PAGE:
Even if the Chinese continue buying Iranian oil, they will press for steep price discounts, as much as 40% according to Foundation for the Defense of Democracies’ Mark Dubowitz.
Second, Saudi Arabia and other Sunni Arab oil states appear willing to use their spare capacity and ramp up oil production to compensate for any loss of Iranian oil. Saudi Oil Minister Ali al-Naimi said recently his country is ready and able to meet any increase in demand.
Finally, western oil companies have developed new technologies that allow Canada, Brazil and the United States to become major energy exporters. Advances in engineering technology now make it possible to extract oil from tar sands in Canada at competitive prices, and Canada is on track to become a larger oil producer than Iran.
The U.S. will produce oil from significant resources in the Bakken in North Dakota. Breakthroughs in mapping technologies have made it possible for western companies to “see” past through thick layers of rock and salt and discover huge oil reserves off the coast of Brazil.
We’ve developed hydraulic fracturing and horizontal drilling techniques to get natural gas from shale and “tight oil” from dense rocks in the U.S.
These technologies aren’t years away, they’re here now. In 2011 the U.S. became a net exporter of petroleum products for the first time in 62 years. We’ve now surpassed Russia as the world’s leading gas producer.
Ronald Reagan won the Cold War because he realized the Soviet Union's Achilles' heel was its failed economic model and dependency on oil exports. Working closely with selected oil producers, Reagan tightened the noose slowly, but when oil prices fell by two-thirds in the mid-1980’s, the oil-dependent Soviet regime came close to collapse. They had no money to pay for their defense buildup, social programs and most especially for imported wheat. Without that revenue, they had no choice but to come to terms.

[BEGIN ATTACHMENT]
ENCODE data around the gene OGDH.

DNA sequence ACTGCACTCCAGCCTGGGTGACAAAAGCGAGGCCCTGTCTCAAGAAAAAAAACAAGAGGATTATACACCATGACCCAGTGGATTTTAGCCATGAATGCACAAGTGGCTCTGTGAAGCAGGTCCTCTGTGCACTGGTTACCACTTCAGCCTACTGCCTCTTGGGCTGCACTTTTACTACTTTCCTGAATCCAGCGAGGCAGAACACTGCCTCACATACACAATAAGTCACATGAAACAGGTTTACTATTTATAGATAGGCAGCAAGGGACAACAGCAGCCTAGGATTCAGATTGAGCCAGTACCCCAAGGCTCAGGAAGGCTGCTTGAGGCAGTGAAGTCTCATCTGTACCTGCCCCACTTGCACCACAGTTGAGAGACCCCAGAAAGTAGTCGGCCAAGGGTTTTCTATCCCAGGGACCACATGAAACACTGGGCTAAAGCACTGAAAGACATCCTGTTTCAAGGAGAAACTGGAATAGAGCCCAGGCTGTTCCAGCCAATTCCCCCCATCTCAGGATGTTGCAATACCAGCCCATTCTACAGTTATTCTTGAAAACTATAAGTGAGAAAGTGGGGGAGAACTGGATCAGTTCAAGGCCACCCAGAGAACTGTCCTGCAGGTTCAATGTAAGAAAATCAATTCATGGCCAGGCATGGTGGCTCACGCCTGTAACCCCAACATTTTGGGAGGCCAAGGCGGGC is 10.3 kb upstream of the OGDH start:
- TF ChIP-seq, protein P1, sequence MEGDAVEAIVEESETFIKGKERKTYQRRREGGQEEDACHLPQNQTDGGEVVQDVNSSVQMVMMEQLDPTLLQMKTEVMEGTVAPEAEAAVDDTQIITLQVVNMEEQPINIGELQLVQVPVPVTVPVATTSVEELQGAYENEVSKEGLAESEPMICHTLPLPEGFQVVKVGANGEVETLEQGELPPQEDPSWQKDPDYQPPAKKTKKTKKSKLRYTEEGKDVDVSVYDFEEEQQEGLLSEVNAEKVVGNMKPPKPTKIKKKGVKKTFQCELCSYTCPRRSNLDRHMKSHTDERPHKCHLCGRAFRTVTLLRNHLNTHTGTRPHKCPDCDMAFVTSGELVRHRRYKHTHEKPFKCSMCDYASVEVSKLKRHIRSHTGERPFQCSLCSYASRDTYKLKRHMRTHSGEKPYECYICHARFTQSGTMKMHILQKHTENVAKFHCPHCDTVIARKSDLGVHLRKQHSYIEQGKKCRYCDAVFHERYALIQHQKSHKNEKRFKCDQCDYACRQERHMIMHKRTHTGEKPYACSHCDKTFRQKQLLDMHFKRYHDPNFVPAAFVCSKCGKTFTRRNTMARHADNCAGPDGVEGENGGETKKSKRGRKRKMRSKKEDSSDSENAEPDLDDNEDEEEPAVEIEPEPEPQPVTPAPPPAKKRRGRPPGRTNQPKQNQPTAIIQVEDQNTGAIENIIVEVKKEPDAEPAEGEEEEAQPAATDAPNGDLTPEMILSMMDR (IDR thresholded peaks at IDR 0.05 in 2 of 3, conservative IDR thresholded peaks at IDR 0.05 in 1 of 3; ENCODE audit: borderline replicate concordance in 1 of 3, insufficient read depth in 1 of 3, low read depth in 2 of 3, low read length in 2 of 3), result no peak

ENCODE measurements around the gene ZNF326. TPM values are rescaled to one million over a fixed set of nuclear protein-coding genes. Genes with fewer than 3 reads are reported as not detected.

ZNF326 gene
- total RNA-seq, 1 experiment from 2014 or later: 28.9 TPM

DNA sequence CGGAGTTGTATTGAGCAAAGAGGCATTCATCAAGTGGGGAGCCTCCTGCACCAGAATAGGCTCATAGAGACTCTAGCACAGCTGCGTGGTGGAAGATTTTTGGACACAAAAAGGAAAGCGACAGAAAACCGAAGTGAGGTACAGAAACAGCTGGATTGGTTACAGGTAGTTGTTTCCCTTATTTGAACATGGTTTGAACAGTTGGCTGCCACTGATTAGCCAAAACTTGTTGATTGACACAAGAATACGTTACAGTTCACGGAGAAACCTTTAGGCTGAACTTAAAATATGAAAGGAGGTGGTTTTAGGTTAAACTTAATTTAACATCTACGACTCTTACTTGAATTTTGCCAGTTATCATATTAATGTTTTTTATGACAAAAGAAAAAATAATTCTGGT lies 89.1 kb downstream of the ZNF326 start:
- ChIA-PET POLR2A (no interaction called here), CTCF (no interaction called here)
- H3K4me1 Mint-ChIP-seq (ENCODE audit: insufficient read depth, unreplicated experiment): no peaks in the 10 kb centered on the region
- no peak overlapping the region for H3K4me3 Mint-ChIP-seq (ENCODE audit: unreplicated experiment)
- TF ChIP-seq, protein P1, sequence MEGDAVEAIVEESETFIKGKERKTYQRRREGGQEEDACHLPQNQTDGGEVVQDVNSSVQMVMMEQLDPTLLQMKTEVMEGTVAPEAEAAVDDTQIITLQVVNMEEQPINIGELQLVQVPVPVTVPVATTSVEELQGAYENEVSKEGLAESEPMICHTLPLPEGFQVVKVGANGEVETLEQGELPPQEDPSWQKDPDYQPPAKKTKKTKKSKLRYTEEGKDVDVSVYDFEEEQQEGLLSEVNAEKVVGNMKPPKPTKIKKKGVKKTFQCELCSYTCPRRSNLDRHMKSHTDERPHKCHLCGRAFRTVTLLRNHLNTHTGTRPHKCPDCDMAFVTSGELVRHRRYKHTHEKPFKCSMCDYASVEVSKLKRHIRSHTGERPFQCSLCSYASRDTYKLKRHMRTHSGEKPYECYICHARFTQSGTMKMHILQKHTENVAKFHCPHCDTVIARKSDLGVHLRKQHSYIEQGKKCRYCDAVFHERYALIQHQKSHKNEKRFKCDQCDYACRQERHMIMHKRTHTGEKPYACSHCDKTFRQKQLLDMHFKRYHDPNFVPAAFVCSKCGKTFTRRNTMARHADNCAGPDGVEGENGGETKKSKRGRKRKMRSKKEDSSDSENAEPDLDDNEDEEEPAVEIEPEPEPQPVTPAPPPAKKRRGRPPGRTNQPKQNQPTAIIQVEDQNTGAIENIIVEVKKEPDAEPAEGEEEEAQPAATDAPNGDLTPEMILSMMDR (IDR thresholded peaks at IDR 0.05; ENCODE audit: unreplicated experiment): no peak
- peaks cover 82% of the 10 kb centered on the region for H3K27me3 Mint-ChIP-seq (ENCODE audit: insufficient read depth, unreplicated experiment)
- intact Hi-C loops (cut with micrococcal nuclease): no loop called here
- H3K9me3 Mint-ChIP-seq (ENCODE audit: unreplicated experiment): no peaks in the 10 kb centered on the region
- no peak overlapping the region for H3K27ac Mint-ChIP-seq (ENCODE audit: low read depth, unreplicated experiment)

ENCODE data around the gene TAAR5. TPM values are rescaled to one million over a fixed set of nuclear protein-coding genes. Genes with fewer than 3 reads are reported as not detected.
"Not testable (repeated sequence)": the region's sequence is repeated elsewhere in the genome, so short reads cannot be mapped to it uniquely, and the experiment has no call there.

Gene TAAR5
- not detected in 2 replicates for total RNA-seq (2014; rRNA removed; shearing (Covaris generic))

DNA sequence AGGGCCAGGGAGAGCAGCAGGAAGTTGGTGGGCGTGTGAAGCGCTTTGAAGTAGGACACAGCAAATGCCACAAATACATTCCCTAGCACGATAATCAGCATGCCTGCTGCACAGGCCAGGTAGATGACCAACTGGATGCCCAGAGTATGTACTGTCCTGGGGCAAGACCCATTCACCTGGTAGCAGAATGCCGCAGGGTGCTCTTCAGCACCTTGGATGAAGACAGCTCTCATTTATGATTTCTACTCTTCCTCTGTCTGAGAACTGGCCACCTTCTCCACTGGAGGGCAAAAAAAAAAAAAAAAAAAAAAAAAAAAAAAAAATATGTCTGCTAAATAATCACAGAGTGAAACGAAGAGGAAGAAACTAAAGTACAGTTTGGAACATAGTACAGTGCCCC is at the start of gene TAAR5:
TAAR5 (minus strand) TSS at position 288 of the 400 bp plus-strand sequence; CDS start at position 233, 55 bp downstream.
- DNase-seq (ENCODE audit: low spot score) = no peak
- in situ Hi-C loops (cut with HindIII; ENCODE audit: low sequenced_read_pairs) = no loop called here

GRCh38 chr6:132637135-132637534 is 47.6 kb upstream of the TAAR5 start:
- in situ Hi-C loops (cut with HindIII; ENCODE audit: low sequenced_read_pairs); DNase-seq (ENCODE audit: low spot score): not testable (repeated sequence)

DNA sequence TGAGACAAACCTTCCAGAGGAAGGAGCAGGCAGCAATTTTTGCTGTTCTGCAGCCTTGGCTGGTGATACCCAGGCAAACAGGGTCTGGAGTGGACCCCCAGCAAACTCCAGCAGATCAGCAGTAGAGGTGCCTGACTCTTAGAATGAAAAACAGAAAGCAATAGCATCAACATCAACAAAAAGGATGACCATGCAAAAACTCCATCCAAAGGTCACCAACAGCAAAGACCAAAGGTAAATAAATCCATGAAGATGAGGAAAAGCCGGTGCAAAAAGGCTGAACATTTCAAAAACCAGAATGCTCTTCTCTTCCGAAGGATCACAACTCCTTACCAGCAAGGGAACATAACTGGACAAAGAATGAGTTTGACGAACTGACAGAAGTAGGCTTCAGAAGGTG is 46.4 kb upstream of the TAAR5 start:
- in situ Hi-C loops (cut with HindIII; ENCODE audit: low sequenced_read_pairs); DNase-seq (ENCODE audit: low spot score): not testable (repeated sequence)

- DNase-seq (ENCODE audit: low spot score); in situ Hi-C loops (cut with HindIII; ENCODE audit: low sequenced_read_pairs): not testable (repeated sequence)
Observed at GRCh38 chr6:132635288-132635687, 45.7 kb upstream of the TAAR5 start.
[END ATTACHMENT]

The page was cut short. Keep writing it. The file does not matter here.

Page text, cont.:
Iran has the same problem. Oil exports account for nearly 80% of foreign exchange earnings, and more than 60% of government revenues.
If Iran can’t sell its oil, or is forced to sell at steeply discounted prices, it’s broke.
No money for the massive subsidies that keep the Iranian people fed and housed.
No money for their nuclear weapons program.
Even with the more limited sanctions we have imposed to date, the Iranian regime has had to cut subsidies and prices for gasoline, electricity and bread have skyrocketed. Hyperinflation has hit Iran and their currency has fallen by half since December 2010.
The new banking blockade will drain their treasury to the point of collapse and could reignite the democratic counterrevolution that the regime squashed in 2009.
As we have seen with The Arab Awakening in North Africa over the last year, regime change in the Muslim world isn’t just a pipedream. And an Iran under very different leadership is a very different story.
As former CIA Director Michael Hayden says, it’s not so much that we object to Iran getting nuclear weapons – it’s that we object to this Iran getting nuclear weapons.
Iran’s Green Movement in 2009 was the precursor to the Arab Awakening of 2011. It may also be the culmination of it and finally give us an Option C with Iran. If so, it will come just in the nick of time, because one way or another 2012 is the year of reckoning with Iran.
Kathleen Troia "K.T." McFarland is a Fox News National Security Analyst and host of FoxNews.com's DefCon 3. She is a Distinguished Adviser to the Foundation for the Defense of Democracies and served in national security posts in the Nixon, Ford and Reagan administrations. She wrote Secretary of Defense Weinberger’s November 1984 "Principles of War Speech" which laid out the Weinberger Doctrine. Be sure to watch "K.T." every Wednesday at 2 p.m. ET on FoxNews.com's "DefCon3"-- already one of the Web's most watched national security programs.
Kathleen Troia "K.T." McFarland is a Fox News National Security Analyst and host of FoxNews.com's "DefCon 3." She served in national security posts in the Nixon, Ford and Reagan administrations